Flowing through the southern Appalachian Mountains is the mighty Toccoa/Ocoee River. This tributary of the greater Hiwassee River flows through the states of Georgia (where it is known as the Toccoa River) and Tennessee (known as the Ocoee River). The Ocoee is well-known for its whitewater rapids rafting, and in fact, served as the host to whitewater slalom (also known as canoe slalom; a competitive watersport) events during the Centennial 1996 Summer Olympics. This body of water is extremely important to the surrounding area economically — not only because of the power-generating dams that operate along its banks, but also because of the tourists that are attracted season after season to this beautiful corner of the world.
The name “Ocoee” originates from the Cherokee word “u-wa-go-hi” (which sounds a bit like “ocoee” if you think about it), referring to the perennial bloom of Passiflora incarnata, more commonly known as wild apricot or passion flower. The Ocoee River Gorge was once referred to as the “apricot place” by the Cherokee people that lived along the length of it and enjoyed the wild apricot vines that once flowered abundantly. In fact, Cherokee influence can be seen all over this region of the United States — many towns reflect what they or neighboring towns were once called by the Cherokee people, like Ducktown (named after the nearby town, Gawonvyi, which translates to “duck place”).
In the early 1900s, the Ocoee River was recognized to be a great potential source of energy, so in 1911, the first major dam was built on the river by the East Tennessee Power Company. Standing at 135 feet high, this major player creates the almost 2000-acre Parksville Lake Reservoir, also known as Lake Ocoee. Of course, since we’re near the best river for whitewater rafting in North America, Lake Ocoee is a fantastic spot for a variety of watersports, such as motor boating, lake kayaking, paddleboarding, and of course, swimming!
After the first dam was built, the East Tennessee Power Company decided they weren’t finished. In 1913, they built the second principle dam. Though it is dwarfed by its older sibling, this dam still stretches 450 feet across the river and diverts tons of water down to the powerhouse every day. Years later in 1939, the Tennessee Valley Authority purchased the first two dams and began building the third. Fun fact: the 110-foot-high dam was used to generate power during World War II.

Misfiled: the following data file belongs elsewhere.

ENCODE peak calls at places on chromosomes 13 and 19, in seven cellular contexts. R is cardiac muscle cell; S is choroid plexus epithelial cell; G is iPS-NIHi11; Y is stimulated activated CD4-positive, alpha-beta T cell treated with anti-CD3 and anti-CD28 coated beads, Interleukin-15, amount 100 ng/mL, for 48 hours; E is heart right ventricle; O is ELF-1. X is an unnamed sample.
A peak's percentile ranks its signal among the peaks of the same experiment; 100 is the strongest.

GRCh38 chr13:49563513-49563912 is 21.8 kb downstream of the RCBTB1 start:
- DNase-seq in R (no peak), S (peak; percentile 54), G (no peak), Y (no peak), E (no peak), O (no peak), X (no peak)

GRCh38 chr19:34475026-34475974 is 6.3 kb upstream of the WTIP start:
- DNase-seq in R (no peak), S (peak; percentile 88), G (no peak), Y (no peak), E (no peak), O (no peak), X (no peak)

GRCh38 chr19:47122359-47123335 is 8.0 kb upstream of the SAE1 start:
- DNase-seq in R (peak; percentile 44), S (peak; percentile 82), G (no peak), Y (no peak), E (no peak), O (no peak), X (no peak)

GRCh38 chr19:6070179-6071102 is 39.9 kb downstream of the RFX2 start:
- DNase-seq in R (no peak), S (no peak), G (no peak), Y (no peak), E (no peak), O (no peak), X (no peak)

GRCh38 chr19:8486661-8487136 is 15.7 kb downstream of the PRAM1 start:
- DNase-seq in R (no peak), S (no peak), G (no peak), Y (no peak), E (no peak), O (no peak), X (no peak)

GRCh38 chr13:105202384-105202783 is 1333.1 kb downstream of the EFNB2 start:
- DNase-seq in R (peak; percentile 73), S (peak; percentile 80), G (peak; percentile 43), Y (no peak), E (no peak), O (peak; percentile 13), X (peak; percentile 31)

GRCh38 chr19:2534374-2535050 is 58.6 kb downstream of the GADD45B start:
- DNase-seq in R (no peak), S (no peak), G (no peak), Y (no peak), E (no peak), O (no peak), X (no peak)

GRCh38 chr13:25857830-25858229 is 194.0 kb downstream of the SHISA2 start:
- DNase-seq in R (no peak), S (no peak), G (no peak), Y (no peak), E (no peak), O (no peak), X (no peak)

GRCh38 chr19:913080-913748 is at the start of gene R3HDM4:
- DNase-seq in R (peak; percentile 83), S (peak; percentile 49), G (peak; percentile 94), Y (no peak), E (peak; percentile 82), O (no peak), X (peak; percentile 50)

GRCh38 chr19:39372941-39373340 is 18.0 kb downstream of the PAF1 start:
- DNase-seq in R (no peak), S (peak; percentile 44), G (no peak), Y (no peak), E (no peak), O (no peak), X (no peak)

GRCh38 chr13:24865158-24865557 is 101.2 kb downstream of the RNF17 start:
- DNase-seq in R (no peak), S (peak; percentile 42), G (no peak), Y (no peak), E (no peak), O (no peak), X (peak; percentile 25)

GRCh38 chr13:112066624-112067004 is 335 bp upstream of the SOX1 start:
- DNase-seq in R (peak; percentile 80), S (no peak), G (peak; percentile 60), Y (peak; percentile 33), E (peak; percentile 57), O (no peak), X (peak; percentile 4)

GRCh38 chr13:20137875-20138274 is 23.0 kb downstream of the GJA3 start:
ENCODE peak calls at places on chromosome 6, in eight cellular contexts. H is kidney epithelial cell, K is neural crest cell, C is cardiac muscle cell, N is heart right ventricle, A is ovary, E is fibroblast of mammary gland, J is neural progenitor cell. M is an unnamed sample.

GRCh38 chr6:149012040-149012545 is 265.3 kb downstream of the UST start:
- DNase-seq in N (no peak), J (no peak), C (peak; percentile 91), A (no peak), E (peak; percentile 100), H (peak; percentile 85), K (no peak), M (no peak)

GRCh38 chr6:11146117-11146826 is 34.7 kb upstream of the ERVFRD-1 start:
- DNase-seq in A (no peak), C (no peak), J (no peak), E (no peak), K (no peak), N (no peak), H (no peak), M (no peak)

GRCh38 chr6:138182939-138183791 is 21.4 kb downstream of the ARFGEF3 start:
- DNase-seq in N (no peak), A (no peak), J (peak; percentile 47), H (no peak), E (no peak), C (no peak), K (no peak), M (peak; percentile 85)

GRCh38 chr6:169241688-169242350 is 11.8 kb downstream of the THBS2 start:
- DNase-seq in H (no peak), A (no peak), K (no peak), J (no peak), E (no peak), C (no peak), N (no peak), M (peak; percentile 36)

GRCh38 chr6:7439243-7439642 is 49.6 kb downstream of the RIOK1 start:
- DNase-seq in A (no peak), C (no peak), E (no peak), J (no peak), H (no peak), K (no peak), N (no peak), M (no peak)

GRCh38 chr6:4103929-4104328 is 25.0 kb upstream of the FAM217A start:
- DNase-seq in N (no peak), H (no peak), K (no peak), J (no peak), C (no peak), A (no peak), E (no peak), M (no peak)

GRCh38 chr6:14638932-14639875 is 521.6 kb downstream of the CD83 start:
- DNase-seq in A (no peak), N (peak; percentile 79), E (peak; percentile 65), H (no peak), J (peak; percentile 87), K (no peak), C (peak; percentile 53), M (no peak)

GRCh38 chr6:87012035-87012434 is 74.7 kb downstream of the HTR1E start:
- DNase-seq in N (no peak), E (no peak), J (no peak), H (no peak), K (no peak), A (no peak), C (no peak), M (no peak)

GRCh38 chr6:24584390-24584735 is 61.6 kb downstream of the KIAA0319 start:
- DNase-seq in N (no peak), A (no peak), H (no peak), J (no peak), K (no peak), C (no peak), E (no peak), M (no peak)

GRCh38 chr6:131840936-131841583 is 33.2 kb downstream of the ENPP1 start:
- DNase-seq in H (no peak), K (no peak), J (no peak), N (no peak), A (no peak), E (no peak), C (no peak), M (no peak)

Of course, the Ocoee River is well-known for its whitewater rapids that are perfect for rafting, and the dams help to break up the river into more manageable chunks for the perfect morning or afternoon (or all-day!) trip. Whether you’re coming for an outdoor day trip from Atlanta, Georgia or an outdoor adventure from Nashville, Tennessee, Cascade Outdoors is happy to help you out. We even offer a trip that will take you on the ten-mile 1996 Olympic whitewater slalom competition course!
The 1996 Summer Games took place in Atlanta, Georgia, and hosted over 450 participants from all over the world! Though the flatwater events were held in Georgia itself (on Lake Lanier, to be exact), the whitewater competition events were held on — you guessed it — the Ocoee River that we all know and love. There was a section of the river that had been dry since the building of dam #3 that we mentioned earlier and would have made for a satisfactory “artificial” course, as had been done in previous years. However, this round of the summer games the organizers wanted to change things up a bit and make it more realistic — it was time to start setting the precedent of a natural whitewater course. And what better place than the Ocoee River? After all, it is known nation-wide for its challenging whitewater rafting scene.
So, if you’re looking to get a taste of the history of the area for yourself, what are you waiting for? Cascade Outdoors is here to receive you with open arms. Check out our half-day whitewater rafting trip if you’re just starting out, or if you’re more into seeing how the Olympic competitors of 1996 saw the Ocoee, then our full-day Olympic rafting trip is the one for you. And of course, if you have any questions at all, please don’t hesitate to get in touch with us. We’d love to hear from you!